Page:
“Try to judge their strength by the quality of the illusion. And maybe a mental probe or two if you judge it to be worth the risk. If you perceive them to be stronger than you or even an equal match, strengthen your mental defenses and simply hold out until they have exhausted their energy, give up or aid comes. If they are weaker than you, you may go more on the offensive – but you must remain cautious of counterattacks and over-extending yourself. School should have taught you how to defend yourself to a decent extent. In the future I shall be teaching you more advanced techniques, but for now I shall focus on the basics.”


“Interesting… and scary. It is so easy to be caught unaware… I remember one of my teachers talking about how easy it is for someone practiced enough to get access to your mind if you are not careful. She compared it to technology, where hackers can easily compromise the unprotected device or system.”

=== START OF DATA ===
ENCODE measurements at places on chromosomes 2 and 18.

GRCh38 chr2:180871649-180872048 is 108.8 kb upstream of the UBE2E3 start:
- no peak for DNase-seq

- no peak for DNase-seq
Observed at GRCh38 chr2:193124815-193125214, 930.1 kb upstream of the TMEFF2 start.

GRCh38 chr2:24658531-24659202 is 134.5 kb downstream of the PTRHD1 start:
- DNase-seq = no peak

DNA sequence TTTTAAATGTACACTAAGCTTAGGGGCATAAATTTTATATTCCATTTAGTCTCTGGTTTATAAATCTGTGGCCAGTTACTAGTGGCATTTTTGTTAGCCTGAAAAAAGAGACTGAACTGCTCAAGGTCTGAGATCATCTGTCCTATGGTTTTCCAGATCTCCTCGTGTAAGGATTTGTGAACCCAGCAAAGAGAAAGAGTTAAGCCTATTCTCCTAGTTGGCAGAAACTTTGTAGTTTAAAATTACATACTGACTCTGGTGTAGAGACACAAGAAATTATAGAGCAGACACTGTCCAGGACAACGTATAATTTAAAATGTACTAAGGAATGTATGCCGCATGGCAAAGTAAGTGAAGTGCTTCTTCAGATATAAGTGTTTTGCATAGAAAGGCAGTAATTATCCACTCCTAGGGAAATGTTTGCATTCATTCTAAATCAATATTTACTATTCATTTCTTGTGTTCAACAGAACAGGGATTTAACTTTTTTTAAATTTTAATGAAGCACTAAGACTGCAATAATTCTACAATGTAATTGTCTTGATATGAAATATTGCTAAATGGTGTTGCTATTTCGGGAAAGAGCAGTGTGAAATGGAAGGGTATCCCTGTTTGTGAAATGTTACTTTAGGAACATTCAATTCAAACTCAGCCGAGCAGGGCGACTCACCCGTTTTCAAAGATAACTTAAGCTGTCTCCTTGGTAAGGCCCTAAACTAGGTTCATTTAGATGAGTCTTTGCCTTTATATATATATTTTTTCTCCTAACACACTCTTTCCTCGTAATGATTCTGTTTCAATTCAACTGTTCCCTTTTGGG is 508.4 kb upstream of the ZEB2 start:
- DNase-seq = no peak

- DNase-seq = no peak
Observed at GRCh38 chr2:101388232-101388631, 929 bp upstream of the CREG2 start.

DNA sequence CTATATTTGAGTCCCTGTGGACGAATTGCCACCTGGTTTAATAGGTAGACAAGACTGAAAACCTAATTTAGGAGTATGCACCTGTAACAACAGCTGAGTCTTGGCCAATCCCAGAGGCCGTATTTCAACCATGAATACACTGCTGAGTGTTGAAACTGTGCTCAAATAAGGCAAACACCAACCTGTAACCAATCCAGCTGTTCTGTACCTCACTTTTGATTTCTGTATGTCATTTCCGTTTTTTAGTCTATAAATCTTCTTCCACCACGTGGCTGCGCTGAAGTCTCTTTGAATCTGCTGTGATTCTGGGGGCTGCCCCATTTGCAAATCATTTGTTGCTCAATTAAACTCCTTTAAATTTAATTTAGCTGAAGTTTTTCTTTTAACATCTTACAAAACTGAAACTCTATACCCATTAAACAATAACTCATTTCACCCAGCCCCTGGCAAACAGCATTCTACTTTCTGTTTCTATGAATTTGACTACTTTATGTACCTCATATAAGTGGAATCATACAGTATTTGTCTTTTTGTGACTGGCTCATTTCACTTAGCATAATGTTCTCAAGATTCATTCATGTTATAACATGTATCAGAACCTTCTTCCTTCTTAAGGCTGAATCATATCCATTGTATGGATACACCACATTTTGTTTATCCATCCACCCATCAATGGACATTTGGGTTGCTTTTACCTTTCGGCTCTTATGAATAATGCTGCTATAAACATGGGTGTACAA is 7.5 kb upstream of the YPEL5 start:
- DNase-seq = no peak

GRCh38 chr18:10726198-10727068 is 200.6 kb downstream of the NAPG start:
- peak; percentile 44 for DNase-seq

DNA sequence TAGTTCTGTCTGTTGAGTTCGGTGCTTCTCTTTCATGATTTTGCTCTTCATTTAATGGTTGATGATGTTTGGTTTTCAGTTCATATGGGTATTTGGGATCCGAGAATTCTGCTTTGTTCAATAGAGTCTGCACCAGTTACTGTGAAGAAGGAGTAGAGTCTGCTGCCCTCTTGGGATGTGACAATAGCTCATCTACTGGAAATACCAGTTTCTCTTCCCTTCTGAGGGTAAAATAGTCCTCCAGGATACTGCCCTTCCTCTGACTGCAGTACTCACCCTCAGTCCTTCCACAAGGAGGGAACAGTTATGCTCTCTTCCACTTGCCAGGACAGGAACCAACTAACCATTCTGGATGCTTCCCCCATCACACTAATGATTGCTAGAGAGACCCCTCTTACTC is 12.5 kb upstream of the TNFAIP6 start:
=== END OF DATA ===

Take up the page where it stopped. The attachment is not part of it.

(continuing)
“That is a fairly good analogy. Fear for their minds is one of the contributing factors to why the average human is untrusting towards dragons and mages. They don’t often realize that even non-magical humans can be taught to defend their minds. Or at least they didn’t…” A distant look crossed Irikshan’s face.

Mar noticed a slight drop in the quality of the illusion, managing to spot several errors now. The Elder spoke in a pained voice, “I had more than my fair share of negative interactions with humans in my travels when I was as young as you.” Mar thought he heard angry human shouts and threats emanating from the empty field, but in a moment they were gone again.

“In more recent decades, humans have improved a fair amount. Though most of my travels have been invitational or on college business, so I can’t speak for the world as a whole.” Irikshan shuddered, then said, “My apologies, I am getting sidetracked. What you need to do now is free yourself from the illusion. Now, reach out and try shake my mind’s hold on yours. I shan’t make it too hard for now.” The imaginary Irikshan who stood in front of Mar vanished.

“Ok.” Mar mentally reached out, carefully probing Irikshan’s mind.